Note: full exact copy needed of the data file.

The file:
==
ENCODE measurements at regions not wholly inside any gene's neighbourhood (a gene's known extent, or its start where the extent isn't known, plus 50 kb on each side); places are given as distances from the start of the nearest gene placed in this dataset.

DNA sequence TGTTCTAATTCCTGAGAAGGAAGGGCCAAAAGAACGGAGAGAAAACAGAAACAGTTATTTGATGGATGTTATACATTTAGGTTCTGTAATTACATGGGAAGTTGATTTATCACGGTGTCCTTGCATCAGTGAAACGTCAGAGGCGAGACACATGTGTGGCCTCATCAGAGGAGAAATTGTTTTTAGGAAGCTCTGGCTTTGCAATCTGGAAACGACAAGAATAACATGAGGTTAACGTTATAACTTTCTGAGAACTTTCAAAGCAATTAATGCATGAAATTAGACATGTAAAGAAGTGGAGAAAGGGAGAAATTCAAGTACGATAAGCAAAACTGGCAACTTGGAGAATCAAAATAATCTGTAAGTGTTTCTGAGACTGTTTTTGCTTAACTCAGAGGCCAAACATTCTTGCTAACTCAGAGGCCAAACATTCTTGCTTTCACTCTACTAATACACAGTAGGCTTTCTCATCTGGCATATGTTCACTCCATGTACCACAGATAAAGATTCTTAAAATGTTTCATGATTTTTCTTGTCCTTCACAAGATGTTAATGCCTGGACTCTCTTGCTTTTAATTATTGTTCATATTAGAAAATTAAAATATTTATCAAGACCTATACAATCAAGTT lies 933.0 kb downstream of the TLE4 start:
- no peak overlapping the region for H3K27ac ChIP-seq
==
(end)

ENCODE measurements at regions not wholly inside any gene's neighbourhood (a gene's known extent, or its start where the extent isn't known, plus 50 kb on each side); places are given as distances from the start of the nearest gene placed in this dataset.

DNA sequence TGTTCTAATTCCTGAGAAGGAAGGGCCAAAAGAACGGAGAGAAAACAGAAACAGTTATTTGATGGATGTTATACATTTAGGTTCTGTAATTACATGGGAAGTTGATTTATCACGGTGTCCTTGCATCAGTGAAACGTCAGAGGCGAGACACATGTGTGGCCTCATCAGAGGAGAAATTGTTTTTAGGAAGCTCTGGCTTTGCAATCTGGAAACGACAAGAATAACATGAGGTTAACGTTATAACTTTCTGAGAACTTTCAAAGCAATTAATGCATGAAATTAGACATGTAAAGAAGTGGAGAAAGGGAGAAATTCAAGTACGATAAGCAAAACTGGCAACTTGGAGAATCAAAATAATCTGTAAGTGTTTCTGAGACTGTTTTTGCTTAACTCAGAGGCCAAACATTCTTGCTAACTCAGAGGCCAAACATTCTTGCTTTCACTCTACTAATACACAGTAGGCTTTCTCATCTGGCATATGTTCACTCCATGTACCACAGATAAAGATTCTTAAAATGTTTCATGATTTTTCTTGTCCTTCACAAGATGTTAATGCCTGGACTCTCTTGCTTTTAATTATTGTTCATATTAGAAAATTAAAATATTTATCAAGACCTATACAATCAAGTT lies 933.0 kb downstream of the TLE4 start:
- no peak overlapping the region for H3K27ac ChIP-seq